First, it is incorrect to state that the Baxter decision will "...shield a physician from liability for acting in accordance with a patient's end-of-life wishes if an adult, mentally competent terminally ill patient consents to the physician's aid-in-dying." The Montana Supreme Court merely stated that if the physician can show that he/she acted in accordance with a person's wishes and consent, then such consent can be raised as a defense to a charge of homicide against the physician. Once raised, a judge or jury may or may not find the defense valid after considering all the facts and circumstances of the case.

For example, a judge or jury could reasonably expect a doctor who assists in a patient’s suicide to take practical steps to ensure that the patient’s request to die is voluntary and not coerced by others who might benefit from the death financially or by being relieved of care giving responsibilities. The potential for coercion is fraught with risks for physicians.

It is estimated that there are 21,265 cases of elder abuse annually in Montana, reported and unreported. Statistically, 90% of elder abusers are a family member or trusted other. Similarly, people with disabilities are up to four times more likely to be abused than their same-age nondisabled peers.

A relative who is willing to abuse an elder or disabled person might be equally willing to bring up assisted suicide as an option for an ill relative. An abuser might take their relative to visit the doctor to request assisted suicide. An abuser might pick up the lethal prescription at the pharmacy. Even if the abuser went so far as to administer the drugs without the person’s actual consent at the time of death, who would know?

It is simply naïve to suggest that assisted suicide can be added to the array of medical treatment options, on a par with palliative care, without taking into account the harsh realities of elder abuse and the related potential for coercion. The Montana Supreme Court overlooked the public policy implications of elder abuse in its analysis, but in individual cases this issue is likely to become a factor that physicians could only ignore at their peril.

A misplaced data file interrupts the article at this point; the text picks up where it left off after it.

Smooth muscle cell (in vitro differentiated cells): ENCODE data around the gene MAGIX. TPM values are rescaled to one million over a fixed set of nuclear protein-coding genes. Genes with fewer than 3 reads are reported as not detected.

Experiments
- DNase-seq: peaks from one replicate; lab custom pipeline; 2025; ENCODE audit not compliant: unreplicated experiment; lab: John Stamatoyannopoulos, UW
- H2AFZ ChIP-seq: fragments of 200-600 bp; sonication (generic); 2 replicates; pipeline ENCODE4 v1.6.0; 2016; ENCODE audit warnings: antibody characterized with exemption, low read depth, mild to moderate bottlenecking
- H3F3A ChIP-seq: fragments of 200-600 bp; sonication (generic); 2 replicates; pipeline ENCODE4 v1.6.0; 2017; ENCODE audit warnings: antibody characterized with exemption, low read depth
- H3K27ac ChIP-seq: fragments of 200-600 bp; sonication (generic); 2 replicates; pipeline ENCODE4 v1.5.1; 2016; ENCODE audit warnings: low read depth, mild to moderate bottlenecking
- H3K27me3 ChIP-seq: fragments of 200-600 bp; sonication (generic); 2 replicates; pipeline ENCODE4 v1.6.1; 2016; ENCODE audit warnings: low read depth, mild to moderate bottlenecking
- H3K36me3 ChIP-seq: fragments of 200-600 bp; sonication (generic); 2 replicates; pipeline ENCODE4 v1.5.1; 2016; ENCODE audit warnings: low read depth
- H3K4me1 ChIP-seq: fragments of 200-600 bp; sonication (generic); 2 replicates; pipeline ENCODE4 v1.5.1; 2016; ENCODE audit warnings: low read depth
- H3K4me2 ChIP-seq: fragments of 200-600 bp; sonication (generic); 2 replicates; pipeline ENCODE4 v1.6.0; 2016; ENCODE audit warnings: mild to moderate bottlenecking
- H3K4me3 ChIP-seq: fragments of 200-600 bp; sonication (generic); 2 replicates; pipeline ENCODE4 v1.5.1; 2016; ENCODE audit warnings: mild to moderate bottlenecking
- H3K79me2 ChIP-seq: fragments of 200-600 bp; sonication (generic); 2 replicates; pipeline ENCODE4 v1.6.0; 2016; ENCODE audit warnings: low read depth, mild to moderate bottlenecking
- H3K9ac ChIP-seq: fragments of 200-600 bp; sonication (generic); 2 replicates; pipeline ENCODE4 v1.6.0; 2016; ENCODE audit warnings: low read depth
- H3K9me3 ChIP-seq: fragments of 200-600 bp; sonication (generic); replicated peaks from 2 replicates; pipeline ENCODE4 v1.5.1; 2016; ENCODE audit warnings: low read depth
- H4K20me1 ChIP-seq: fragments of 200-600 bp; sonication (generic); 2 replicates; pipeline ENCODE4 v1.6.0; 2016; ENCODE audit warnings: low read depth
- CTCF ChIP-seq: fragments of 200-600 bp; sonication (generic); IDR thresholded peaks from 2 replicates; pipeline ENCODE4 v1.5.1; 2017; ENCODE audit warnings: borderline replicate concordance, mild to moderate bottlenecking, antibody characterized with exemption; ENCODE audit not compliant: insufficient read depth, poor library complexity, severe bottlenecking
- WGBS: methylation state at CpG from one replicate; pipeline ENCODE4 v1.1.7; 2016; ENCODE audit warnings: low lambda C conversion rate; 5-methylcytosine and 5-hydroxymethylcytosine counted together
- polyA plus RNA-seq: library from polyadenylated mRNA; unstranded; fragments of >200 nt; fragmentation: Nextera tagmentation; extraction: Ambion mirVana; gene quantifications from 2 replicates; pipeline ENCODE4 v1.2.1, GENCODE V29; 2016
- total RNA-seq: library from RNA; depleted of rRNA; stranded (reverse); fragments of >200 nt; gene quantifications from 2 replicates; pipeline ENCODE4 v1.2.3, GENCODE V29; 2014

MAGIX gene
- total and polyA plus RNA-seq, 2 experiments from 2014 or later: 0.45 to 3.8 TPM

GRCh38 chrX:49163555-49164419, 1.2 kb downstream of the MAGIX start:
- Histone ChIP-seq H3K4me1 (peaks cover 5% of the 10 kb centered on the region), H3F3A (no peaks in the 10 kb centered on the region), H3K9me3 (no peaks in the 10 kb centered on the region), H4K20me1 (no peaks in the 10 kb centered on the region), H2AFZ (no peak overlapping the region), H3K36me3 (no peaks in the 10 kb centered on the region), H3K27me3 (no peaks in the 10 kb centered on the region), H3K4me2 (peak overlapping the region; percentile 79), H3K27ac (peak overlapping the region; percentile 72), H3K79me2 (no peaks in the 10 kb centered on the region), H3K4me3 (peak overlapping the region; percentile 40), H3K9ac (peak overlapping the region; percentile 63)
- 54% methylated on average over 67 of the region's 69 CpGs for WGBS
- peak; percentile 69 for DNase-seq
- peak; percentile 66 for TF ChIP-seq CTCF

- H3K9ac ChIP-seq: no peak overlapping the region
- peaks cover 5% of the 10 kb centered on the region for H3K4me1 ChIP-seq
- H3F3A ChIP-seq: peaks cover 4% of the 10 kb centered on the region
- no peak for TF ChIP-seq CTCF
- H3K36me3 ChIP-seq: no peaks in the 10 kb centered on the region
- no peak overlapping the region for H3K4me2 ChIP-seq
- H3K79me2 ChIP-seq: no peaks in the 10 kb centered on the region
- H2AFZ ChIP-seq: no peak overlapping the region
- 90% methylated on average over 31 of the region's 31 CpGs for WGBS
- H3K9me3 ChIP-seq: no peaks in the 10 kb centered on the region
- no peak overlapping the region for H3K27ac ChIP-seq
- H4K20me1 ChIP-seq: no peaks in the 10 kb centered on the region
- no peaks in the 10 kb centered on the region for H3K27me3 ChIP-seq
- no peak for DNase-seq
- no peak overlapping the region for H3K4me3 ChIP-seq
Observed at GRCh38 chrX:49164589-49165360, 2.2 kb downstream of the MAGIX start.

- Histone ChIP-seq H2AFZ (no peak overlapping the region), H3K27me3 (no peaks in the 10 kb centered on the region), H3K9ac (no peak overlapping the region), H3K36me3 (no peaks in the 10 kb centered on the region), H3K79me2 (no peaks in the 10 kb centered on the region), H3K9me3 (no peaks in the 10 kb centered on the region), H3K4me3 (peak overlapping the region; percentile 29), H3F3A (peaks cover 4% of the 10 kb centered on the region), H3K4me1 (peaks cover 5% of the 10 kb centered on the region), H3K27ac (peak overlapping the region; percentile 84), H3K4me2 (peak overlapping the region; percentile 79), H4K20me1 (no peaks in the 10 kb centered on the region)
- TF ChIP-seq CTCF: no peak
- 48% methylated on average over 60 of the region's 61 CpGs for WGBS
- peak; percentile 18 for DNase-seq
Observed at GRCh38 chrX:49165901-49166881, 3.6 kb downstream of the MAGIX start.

In stating that physicians have a shield against liability for assisted suicide when either a judge or a jury may view a case very differently, the Board is both misleading physicians and endangering patients.

We urge the Board to reconsider and rescind its position on assisted suicide.


Diane Coleman, JD, MBA
Not Dead Yet

Position Statement No. 20: "Let's nip this in the bud, and send it to its death forever."

I have written before, but just want to gently remind you that as a Montana state citizen I am very much opposed to physician assisted suicide. We've heard from folks in Oregon and Washington and it is a moral and legal outrage. We don't want this sort of open-ended legal wrangling here.

I am respectfully asking you to vacate the new position statement #20. Let's nip this in the bud, and send it to its death forever.

I remain respectfully yours,

Mrs. Garnett Rope

To Board, asking to speak "to expand on my previously expressed concerns"

July 12, 2012

Subject: Request to be put on agenda for July 20 meeting

Mr. Marquand:

I respectfully request permission to speak to Position Statement No.20 at the meeting of the Board of Medical Examiners on Friday, July 20th, 2012, to expand on my previously expressed concerns about this proposal. There may be a number of others attending the meeting with me, but none are asking to speak.

Thank you.

Carol Mungas